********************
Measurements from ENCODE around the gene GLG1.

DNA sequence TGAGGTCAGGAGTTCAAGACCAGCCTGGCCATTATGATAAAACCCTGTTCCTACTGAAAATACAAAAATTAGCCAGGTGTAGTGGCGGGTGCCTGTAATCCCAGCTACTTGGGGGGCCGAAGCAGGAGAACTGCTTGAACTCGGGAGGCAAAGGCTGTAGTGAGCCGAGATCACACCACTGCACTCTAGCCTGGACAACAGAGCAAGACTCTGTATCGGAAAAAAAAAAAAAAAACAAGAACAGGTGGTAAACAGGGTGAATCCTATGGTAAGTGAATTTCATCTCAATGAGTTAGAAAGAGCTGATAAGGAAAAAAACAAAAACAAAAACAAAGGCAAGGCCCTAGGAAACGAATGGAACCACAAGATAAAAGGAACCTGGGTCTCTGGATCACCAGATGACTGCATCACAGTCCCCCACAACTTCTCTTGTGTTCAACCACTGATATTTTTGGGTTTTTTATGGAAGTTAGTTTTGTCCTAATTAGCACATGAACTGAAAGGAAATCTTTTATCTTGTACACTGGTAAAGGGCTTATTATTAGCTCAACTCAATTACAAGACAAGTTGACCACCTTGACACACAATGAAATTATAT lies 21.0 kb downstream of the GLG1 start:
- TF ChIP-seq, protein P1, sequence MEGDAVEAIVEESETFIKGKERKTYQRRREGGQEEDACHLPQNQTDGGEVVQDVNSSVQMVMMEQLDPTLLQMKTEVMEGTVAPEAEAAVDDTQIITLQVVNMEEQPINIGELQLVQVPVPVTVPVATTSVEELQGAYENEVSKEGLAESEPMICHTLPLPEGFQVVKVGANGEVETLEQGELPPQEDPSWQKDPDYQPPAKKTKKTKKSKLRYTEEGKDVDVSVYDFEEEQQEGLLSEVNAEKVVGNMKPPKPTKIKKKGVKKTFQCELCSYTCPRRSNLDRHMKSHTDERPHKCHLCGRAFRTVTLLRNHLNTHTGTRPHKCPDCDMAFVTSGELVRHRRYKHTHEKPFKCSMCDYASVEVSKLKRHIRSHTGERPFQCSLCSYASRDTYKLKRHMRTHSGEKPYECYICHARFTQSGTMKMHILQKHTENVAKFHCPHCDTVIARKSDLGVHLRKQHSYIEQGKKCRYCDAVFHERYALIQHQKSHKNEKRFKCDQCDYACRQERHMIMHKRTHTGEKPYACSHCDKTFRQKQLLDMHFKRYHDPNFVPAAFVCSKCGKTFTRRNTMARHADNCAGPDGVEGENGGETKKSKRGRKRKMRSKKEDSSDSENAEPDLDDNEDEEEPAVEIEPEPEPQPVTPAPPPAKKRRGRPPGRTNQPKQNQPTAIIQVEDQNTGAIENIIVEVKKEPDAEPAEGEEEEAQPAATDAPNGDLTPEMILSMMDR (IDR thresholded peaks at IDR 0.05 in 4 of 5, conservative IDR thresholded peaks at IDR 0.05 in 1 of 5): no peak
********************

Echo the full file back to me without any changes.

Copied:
Measurements from ENCODE around the gene GLG1.

DNA sequence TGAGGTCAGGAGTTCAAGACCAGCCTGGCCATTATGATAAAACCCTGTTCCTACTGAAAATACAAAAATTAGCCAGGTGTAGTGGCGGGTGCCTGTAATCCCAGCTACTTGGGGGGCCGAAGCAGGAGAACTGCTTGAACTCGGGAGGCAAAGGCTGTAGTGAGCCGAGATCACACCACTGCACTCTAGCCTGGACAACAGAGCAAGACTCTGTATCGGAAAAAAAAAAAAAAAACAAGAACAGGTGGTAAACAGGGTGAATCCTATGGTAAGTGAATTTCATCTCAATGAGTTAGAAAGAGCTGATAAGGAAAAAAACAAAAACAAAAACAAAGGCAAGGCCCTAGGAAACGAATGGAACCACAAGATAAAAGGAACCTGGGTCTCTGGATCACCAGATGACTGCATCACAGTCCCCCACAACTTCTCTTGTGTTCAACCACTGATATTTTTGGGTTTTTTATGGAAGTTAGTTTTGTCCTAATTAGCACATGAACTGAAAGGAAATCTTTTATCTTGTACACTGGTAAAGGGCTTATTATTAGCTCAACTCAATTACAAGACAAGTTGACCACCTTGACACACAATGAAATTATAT lies 21.0 kb downstream of the GLG1 start:
- TF ChIP-seq, protein P1, sequence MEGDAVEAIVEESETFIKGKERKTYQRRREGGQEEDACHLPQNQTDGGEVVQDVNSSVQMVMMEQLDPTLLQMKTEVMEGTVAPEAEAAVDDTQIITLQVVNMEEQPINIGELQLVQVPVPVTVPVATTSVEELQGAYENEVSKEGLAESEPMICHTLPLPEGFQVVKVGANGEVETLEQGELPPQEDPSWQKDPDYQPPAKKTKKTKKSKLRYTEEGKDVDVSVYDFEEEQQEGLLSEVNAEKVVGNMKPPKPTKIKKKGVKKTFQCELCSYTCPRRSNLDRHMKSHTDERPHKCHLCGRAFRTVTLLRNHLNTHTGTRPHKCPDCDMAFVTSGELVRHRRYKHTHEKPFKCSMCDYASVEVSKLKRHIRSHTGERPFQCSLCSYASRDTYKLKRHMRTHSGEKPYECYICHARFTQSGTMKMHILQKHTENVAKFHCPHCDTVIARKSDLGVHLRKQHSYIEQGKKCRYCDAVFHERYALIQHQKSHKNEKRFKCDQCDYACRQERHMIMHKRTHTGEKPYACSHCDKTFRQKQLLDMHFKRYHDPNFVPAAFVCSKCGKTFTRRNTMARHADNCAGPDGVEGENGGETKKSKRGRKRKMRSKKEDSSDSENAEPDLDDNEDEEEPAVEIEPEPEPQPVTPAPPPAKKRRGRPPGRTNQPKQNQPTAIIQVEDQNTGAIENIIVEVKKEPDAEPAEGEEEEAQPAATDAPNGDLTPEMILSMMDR (IDR thresholded peaks at IDR 0.05 in 4 of 5, conservative IDR thresholded peaks at IDR 0.05 in 1 of 5): no peak